Twitter Demographics

The data shown below were collected from the profiles of 25 tweeters who shared this research output. Click here to find out more about how the information was compiled.

Mendeley readers

The data shown below were compiled from readership statistics for 28 Mendeley readers of this research output. Click here to see the associated Mendeley record.

Geographical breakdown

Country Count As %
Unknown 28 100%

Demographic breakdown

Readers by professional status Count As %
Student > Postgraduate 5 18%
Student > Ph. D. Student 5 18%
Student > Bachelor 4 14%
Student > Master 4 14%
Researcher 3 11%
Other 5 18%
Unknown 2 7%
Readers by discipline Count As %
Medicine and Dentistry 18 64%
Engineering 3 11%
Nursing and Health Professions 1 4%
Neuroscience 1 4%
Biochemistry, Genetics and Molecular Biology 1 4%
Other 0 0%
Unknown 4 14%

Attention Score in Context

This research output has an Altmetric Attention Score of 14. This is our high-level measure of the quality and quantity of online attention that it has received. This Attention Score, as well as the ranking and number of research outputs shown below, was calculated when the research output was last mentioned on 17 July 2018.
All research outputs
of 16,254,157 outputs
Outputs from Journal of Cardiovascular Magnetic Resonance (Taylor & Francis Ltd)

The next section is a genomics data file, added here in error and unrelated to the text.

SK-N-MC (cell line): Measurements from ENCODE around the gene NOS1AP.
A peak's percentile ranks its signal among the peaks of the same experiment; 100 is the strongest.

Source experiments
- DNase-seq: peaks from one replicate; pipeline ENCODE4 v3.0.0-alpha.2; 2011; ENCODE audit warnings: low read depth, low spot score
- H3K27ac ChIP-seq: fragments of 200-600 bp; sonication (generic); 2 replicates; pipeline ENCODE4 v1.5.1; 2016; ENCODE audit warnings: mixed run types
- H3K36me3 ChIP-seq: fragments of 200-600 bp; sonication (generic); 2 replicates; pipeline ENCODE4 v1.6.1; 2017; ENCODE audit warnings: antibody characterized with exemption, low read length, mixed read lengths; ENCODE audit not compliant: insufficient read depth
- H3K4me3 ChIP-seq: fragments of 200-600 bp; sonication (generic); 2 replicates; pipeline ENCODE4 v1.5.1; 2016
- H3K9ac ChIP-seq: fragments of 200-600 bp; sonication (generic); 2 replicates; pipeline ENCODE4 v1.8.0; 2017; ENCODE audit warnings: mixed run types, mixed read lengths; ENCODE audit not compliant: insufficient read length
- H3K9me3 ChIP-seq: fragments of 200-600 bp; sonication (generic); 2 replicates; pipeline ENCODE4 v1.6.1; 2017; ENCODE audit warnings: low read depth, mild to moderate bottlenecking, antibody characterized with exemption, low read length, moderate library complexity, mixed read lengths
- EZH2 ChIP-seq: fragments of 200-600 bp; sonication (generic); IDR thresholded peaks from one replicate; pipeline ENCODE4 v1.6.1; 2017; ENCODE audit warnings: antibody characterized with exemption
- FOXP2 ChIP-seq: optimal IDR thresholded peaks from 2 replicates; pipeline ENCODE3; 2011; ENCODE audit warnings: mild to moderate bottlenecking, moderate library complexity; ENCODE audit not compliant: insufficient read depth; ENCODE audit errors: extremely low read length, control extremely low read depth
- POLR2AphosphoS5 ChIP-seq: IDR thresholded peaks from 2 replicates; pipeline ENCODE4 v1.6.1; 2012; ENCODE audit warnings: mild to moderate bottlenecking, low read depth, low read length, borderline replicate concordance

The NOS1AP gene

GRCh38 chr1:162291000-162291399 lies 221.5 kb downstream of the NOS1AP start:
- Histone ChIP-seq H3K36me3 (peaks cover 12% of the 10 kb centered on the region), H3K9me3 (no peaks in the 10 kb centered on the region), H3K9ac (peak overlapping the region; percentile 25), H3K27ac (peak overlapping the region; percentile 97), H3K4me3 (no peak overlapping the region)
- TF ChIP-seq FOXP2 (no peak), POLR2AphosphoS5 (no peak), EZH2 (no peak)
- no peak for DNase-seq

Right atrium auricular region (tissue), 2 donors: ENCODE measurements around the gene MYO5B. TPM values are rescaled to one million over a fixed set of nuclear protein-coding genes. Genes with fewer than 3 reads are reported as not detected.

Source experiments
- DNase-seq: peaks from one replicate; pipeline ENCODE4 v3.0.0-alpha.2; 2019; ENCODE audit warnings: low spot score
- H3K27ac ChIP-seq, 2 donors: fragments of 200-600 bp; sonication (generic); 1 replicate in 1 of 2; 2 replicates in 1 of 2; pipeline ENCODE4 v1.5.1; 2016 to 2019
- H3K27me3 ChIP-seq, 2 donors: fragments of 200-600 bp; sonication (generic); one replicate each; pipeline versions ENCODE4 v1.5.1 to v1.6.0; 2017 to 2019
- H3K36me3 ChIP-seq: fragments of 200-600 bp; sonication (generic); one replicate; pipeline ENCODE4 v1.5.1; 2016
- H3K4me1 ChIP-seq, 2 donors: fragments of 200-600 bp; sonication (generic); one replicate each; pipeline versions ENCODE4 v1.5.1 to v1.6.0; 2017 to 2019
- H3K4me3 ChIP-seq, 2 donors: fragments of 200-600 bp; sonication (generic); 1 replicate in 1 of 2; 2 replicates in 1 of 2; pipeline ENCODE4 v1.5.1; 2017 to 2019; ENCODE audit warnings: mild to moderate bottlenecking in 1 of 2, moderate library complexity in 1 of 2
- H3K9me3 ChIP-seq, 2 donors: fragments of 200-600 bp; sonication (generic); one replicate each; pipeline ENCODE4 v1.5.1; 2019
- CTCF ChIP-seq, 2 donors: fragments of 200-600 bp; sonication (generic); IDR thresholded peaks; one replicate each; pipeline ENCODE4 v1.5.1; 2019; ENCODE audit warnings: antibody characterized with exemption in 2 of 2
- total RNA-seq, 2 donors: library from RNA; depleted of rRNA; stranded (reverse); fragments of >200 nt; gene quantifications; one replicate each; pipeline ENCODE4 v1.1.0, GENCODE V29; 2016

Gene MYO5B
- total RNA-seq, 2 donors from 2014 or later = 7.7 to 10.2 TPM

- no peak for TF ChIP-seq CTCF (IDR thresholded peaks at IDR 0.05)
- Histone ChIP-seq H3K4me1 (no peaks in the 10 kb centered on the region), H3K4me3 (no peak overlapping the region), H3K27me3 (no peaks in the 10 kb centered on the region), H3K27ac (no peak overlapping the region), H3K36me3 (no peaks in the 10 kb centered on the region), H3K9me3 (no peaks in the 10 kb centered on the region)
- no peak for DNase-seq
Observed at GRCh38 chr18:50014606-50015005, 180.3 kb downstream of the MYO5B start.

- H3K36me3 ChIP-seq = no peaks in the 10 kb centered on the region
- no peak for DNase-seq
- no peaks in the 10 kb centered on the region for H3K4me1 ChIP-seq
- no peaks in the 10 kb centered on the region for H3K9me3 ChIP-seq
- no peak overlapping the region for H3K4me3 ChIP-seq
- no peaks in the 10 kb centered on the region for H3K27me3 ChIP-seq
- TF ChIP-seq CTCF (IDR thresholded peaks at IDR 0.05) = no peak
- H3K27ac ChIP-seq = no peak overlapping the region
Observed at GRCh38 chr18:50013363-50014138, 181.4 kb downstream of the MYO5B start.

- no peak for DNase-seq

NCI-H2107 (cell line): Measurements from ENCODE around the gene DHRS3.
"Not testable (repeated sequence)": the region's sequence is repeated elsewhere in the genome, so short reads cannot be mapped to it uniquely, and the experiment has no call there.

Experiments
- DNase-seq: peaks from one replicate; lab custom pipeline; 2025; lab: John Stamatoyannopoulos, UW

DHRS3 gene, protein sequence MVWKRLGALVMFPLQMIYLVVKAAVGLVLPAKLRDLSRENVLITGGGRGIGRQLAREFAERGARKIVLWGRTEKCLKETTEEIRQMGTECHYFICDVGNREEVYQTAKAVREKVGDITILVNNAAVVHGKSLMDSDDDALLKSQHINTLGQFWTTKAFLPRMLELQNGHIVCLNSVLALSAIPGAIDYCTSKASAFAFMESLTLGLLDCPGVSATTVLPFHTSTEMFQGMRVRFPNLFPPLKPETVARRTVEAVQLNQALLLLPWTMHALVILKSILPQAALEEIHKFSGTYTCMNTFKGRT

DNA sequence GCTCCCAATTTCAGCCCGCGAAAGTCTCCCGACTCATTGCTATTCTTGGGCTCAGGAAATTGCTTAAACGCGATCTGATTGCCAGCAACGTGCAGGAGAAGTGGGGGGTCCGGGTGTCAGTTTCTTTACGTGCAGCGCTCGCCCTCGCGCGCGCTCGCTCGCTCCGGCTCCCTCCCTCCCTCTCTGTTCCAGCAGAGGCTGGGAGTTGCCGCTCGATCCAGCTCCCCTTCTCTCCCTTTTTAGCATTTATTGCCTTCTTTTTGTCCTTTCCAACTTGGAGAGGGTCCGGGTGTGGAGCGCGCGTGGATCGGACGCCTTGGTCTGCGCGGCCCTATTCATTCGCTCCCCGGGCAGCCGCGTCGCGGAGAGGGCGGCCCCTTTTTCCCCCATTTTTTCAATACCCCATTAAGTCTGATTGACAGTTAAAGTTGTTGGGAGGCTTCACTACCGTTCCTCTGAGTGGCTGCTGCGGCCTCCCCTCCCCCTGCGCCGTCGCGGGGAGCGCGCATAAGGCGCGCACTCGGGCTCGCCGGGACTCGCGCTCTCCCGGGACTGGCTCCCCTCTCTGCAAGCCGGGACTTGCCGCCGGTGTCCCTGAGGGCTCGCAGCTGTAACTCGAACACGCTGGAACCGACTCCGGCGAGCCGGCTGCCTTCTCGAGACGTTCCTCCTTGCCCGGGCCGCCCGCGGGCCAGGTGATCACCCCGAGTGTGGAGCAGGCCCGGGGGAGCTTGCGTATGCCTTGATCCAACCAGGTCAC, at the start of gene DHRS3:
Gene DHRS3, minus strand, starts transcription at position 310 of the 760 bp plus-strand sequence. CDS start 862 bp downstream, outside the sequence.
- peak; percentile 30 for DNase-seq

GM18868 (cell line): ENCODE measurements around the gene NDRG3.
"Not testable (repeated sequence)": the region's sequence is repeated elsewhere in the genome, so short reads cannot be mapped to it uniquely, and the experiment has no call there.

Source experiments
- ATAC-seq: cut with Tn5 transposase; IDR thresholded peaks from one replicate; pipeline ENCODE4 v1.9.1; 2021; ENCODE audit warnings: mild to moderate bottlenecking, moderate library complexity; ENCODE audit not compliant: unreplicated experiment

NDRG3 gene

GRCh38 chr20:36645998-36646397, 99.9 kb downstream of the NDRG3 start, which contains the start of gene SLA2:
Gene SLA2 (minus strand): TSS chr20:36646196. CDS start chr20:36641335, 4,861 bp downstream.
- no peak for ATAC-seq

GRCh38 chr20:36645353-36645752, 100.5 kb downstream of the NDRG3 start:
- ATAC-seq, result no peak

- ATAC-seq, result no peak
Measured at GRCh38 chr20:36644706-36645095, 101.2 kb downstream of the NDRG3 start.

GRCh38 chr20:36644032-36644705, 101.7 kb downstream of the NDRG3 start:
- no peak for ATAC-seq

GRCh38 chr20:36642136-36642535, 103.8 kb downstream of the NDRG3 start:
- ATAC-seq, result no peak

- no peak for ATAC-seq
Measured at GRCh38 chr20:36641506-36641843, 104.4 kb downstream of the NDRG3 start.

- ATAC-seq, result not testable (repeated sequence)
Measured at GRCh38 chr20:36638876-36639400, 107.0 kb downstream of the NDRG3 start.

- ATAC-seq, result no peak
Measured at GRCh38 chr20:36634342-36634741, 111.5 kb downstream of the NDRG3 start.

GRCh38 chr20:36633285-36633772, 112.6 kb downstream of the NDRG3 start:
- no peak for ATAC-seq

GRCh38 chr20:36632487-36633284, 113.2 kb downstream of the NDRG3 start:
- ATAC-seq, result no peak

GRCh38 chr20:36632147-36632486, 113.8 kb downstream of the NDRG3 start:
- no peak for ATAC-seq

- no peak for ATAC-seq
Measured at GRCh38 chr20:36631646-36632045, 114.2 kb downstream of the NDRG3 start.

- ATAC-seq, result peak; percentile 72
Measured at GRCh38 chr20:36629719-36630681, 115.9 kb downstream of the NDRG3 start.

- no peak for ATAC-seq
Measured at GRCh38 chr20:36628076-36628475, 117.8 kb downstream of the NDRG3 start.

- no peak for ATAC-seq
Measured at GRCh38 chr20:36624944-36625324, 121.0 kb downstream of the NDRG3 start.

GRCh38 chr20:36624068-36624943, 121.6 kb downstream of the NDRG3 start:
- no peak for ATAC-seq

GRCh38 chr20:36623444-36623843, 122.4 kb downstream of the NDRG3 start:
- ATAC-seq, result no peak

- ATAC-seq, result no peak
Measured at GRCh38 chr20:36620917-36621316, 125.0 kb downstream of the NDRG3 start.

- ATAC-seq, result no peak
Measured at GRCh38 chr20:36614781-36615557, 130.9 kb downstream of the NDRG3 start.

of 1,009 outputs
Outputs of similar age
of 269,247 outputs
Outputs of similar age from Journal of Cardiovascular Magnetic Resonance (Taylor & Francis Ltd)
of 1 outputs
Altmetric has tracked 16,254,157 research outputs across all sources so far. Compared to these this one has done particularly well and is in the 90th percentile: it's in the top 10% of all research outputs ever tracked by Altmetric.
So far Altmetric has tracked 1,009 research outputs from this source. They typically receive a little more attention than average, with a mean Attention Score of 6.6. This one has done particularly well, scoring higher than 91% of its peers.
Older research outputs will score higher simply because they've had more time to accumulate mentions. To account for age we can compare this Altmetric Attention Score to the 269,247 tracked outputs that were published within six weeks on either side of this one in any source. This one has done well, scoring higher than 85% of its contemporaries.
We're also able to compare this research output to 1 others from the same source and published within six weeks on either side of this one. This one has scored higher than all of them